Memories Start To Fade By Age Seven
January 26, 2014

Childhood Amnesia – At What Age Do We Start Forgetting Childhood Memories?

[ Watch the Video: At What Age Do We Start Forgetting Childhood Memories ]

April Flowers for - Your Universe Online

Memories are the way that infants learn new information, however, few adults can remember events that occurred before the age of three. According to a new study from Emory University psychologists, these early memories fade around age seven in a phenomenon known as "childhood amnesia."

According to Emory's Carol Clark, the research team interviewed children about past events in their lives, starting at age three. At ages five, six, seven, eight and nine, different subsets of the total group of children were tested for recall of those same events.

“Our study is the first empirical demonstration of the onset of childhood amnesia,” said Emory psychologist Patricia Bauer. “We actually recorded the memories of children, and then we followed them into the future to track when they forgot these memories.” Bauer collaborated with Marina Larkina, a manager of research projects for Emory's Department of Psychology.

“Knowing how autobiographical memory develops is critically important to understanding ourselves as psychic beings,” Bauer says. “Remembering yourself in the past is how you know who you are today.”

Based on interviews with adults, scientists have known for a long time that most people's earliest memories only go back to about age 3. The name "childhood amnesia" was coined by Sigmund Freud to describe this memory loss from the infant years. Freud, using his psychoanalytic theory, made the controversial proposal that people repressed these early memories due to their inappropriate sexual nature.

However, recent growing evidence indicates that, while infants use memory to learn language and make sense of the world around them, they lack the sophisticated neural architecture required to form and capture more complex forms of memory.

Previous studies of childhood amnesia have relied on interviews with adults. The Emory team took a different approach, wanting to document early autobiographical memory formation, as well as the age at which people forgot these memories.

The team recorded 83 children at the age of three, while their mothers or fathers asked them about six events — such as a trip to the zoo, or a birthday party — that the child had experienced in the last six months.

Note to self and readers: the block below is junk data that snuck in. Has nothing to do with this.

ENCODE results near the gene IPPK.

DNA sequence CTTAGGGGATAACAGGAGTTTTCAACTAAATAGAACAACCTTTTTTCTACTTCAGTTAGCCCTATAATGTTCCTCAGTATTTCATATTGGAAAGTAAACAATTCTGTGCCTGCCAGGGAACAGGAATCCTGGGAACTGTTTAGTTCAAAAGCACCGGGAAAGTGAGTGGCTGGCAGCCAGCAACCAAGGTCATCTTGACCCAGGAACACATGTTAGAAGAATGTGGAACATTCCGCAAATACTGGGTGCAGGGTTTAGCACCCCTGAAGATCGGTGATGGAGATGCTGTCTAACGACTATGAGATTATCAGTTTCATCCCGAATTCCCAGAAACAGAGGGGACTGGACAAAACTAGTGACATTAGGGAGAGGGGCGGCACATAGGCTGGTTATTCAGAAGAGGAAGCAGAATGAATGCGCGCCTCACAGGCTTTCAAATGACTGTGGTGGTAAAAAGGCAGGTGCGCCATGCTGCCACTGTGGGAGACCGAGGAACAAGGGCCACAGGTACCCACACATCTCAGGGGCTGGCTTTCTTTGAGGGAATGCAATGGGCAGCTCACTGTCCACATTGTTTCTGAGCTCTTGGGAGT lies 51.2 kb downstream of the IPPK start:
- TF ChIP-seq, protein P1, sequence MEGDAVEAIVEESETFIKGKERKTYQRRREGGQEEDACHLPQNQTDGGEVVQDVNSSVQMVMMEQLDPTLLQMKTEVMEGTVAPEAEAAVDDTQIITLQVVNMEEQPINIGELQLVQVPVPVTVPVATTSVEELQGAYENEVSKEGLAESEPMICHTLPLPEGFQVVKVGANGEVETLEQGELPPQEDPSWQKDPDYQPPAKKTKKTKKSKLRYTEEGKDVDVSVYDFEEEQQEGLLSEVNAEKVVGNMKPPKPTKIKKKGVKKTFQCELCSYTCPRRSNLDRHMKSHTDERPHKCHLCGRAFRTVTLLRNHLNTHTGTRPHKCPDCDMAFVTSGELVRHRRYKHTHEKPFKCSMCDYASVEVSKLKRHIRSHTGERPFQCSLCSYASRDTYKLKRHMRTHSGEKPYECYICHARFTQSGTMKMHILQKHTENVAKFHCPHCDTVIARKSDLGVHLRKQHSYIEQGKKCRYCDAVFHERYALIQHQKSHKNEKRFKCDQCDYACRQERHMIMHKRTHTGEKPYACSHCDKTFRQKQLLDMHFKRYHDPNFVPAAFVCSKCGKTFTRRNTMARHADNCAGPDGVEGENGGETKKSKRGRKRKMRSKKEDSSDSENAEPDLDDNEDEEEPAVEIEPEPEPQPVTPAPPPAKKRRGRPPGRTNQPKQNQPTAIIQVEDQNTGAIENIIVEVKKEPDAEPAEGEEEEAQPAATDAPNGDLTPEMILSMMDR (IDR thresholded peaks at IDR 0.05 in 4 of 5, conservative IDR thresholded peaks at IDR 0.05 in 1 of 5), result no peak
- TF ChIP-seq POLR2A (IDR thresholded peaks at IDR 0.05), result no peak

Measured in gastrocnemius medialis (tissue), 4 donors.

“We asked the parents to speak as they normally would to their children,” Bauer says.

As an example, Bauer gave the following scenario: “The mother might ask, ‘Remember when we went to Chuck E. Cheese’s for your birthday party?’ She might add, ‘You had pizza, didn’t you?’”

The child might recount details of the visit to Chuck E. Cheese, or they might divert the conversation by saying something like, "Zoo!"

Bauer said some mothers would keep asking about pizza, while others would follow the child's request to talk about the zoo. She found that parents who followed the child's lead tended to elicit richer memories from their three-year-olds. “This approach also related to the children having a better memory of the event at a later age.”

The researchers followed up with the children years later and asked them to recall the events they described at age three. The participants were divided into five groups with each group returning only once between the ages of five to nine to participate in the second part of the experiment.

They found that children between the ages of five and seven could recall 63 to 72 percent of the events. Children who were eight or nine years old, however, retained only about 35 percent of the events.

“One surprising finding was that, although the five-and-six year-old children remembered a higher percentage of the events, their narratives of these events were less complete,” Bauer says. “The older children remembered fewer events, but the ones they remembered had more detail.”

Bauer hypothesizes that the difference in retention may be that memories which stick around longer may be richer in detail associated with them, while increasing language skills enable an older child to better elaborate the memory. This would further cement the memory in the child's mind.

Bauer explains that young children tend to forget events more rapidly than adults because they are missing the strong neural processes required to bring together all the pieces of information that make up a complex autobiographical memory. “You have to learn to use a calendar and understand the days of the week and the seasons. You need to encode information about the physical location of the event. And you need development of a sense of self, an understanding that your perspective is different from that of someone else.”

To understand the difference between early childhood and adult memories, picture pasta draining in a colander.

“Memories are like orzo,” she says, referring to the rice-grained-sized pasta, “little bits and pieces of neural encoding.”

Young children's brains are likened to colanders with big holes. They are unable to retain these little pieces of memory. “As the water rushes out, so do many of the grains of orzo,” Bauer says. “Adults, however, use a fine net instead of a colander for a screen.”

Bauer hopes to continue her research by honing in on the age that people begin to acquire an adult memory system. She believes this age to be between age nine and college.

“We’d like to know more about when we trade in our colanders for a net,” she says. “Between the ages of 9 and 18 is largely a no-man’s land of our knowledge of how memory forms.”

Results of this study were published in a recent issue of the journal Memory.